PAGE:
How did we arrive to where we are today?
It now seems a lifetime away when we started our technology journey which we w all take for granted today. Back in ’68 there were only 32 computers in the whole of Sheffield and we can even remember the companies, the computers and what they were capable of. The explosion of computing that followed was first aimed at companies and institutions and automating the numbers and providing the information in near to real time as possible.
PCs and networks then changed the landscape and importantly companies became aware of the huge waste created across the Supply Chains and started to migrate from, ‘slipping notes under closed doors’ with trading their partners to communicating and sharing information with them. Supply Chain Management opened up communications through EDI (Electronic Data Interchange) standards and technology. Home computing was also born albeit over extremely poor network services.
Business then started to look hard at their value chains and their core functions and where they added value. Technology was still see as a generic function but it started to deliver effective ERP (Enterprise Resource Planning) and later CRM (Customer Relationship Management) solutions, which were no longer bespoke but packed and configurable. Outsourcing non-core activity became a given. IT finally started to break through the board room glass ceiling and CIOs (Chief Information Officers) and CTOs (Chief Technology Officers) became common seats around the table. The Internet was born and networks started to move from dirt tracks to super highways and deliver and mobile communications, laptop PCs and consumer technology took off.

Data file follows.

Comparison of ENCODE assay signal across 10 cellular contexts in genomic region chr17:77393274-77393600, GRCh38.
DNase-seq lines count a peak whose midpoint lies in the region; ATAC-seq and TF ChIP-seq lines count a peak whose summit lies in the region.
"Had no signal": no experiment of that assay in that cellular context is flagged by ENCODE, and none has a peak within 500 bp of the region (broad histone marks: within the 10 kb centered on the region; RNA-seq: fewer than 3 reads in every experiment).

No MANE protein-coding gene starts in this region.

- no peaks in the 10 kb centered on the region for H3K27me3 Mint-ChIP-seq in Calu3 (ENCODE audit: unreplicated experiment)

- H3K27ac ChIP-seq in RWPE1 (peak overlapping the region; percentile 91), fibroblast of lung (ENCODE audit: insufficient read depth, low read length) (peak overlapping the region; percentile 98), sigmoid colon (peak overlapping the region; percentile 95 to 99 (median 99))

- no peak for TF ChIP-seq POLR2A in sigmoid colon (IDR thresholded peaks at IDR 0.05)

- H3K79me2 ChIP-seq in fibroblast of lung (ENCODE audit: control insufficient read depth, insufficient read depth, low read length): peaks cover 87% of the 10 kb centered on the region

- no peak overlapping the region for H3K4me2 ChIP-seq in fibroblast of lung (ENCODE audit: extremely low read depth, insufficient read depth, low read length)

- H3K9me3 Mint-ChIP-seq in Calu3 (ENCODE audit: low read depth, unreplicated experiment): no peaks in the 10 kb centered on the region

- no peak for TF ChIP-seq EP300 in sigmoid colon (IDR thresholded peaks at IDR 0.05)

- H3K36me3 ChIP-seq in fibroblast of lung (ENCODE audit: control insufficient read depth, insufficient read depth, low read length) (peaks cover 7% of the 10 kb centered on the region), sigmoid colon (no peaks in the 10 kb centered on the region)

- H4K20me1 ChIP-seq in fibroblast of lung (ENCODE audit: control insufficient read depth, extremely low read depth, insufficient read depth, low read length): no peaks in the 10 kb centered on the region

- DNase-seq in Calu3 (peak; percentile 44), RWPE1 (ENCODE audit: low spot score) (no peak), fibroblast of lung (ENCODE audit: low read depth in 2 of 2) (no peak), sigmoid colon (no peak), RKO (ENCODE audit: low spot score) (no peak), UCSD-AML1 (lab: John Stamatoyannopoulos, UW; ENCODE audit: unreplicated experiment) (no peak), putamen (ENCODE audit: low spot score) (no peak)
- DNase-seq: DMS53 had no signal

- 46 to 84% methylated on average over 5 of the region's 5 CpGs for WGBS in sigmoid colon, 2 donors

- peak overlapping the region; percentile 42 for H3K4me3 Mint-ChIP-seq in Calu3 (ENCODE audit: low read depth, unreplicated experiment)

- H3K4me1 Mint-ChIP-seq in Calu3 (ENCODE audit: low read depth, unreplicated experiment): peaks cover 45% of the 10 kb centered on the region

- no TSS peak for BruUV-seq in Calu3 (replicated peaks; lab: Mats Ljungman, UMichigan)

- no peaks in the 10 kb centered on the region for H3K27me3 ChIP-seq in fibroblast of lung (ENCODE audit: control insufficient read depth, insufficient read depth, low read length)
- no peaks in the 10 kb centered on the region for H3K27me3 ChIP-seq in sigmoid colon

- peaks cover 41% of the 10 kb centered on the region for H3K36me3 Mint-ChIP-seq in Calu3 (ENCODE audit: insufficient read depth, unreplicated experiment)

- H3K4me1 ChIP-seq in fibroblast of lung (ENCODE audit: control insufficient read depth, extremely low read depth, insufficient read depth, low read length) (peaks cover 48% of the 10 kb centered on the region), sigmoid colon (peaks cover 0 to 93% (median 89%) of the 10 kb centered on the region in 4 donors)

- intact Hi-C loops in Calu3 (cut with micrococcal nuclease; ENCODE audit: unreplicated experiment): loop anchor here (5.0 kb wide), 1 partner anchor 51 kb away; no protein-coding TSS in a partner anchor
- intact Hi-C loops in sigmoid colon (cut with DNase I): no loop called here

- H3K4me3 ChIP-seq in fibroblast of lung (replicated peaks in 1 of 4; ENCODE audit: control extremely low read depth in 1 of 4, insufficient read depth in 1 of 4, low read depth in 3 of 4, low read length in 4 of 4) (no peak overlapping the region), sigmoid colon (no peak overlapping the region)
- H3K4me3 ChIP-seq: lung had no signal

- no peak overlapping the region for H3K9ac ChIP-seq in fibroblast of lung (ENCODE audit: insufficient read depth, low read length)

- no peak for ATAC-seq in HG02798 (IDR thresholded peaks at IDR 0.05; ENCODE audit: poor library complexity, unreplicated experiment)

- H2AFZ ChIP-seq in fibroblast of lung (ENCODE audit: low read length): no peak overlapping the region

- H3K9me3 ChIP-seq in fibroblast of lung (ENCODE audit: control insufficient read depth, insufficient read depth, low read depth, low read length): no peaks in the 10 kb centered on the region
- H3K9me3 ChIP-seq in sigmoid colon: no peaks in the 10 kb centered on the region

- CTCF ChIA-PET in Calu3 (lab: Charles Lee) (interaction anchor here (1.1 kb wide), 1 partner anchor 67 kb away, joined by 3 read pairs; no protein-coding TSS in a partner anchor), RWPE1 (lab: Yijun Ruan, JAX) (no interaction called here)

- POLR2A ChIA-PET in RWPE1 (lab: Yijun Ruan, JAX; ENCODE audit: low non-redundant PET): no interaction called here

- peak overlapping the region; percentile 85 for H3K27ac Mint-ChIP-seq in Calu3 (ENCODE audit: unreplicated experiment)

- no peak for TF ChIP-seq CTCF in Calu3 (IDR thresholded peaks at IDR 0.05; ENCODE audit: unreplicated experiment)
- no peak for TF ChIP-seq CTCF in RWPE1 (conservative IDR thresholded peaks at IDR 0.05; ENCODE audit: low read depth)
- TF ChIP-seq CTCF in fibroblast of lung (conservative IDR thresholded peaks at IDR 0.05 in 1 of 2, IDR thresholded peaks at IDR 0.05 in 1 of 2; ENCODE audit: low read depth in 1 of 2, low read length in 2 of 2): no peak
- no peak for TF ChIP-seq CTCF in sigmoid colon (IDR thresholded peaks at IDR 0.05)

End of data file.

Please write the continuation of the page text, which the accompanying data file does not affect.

Then came two major and significant seismic shifts in the form of mobile communications technology and mobile applications. Social networking became something that impacted all; first the individual both young and old and then the corporate, institution and public entity. This explosion of demand was further fuelled by rapid advances in network technology and the emergence of truly mobile devices. We were all permanently switched on and desired to communicate and carried our computer around in our pocket. Where we and other ‘friends’ were, what we are doing and with whom and our thoughts was now often now just a click away.
Harnessing all this mass of information and creating ‘Big Data’ opportunities is now a business in itself.
Computing was no longer owned by the corporate, even warfare was being waged over the airwaves as much as the battlefield. Fame could be instantaneous at the individual level and commercial success was often no longer reliant on huge marketing budgets and programmes alone.
Today commercial businesses now no longer just have a web presence and ecommerce, but an array icons splattered in their sites to link them to every social network where they also have their own presence. We have Blogs, videos, and tweets to promote their products, services and values. In this multi-dimensional world text is no longer enough and communications is no longer one way. We have a new breed of SEO (Search Engine Optimization) and analytic services knocking on every door and customer and market insight programmes are the buzz.
So where exactly are you today and more importantly where are you going tomorrow and how do you we achieve that journey?
How should businesses organise themselves for the Communications World of tomorrow?
Tomorrow we will give our thoughts what we believe is one of the greatest challenges today and into the near future.
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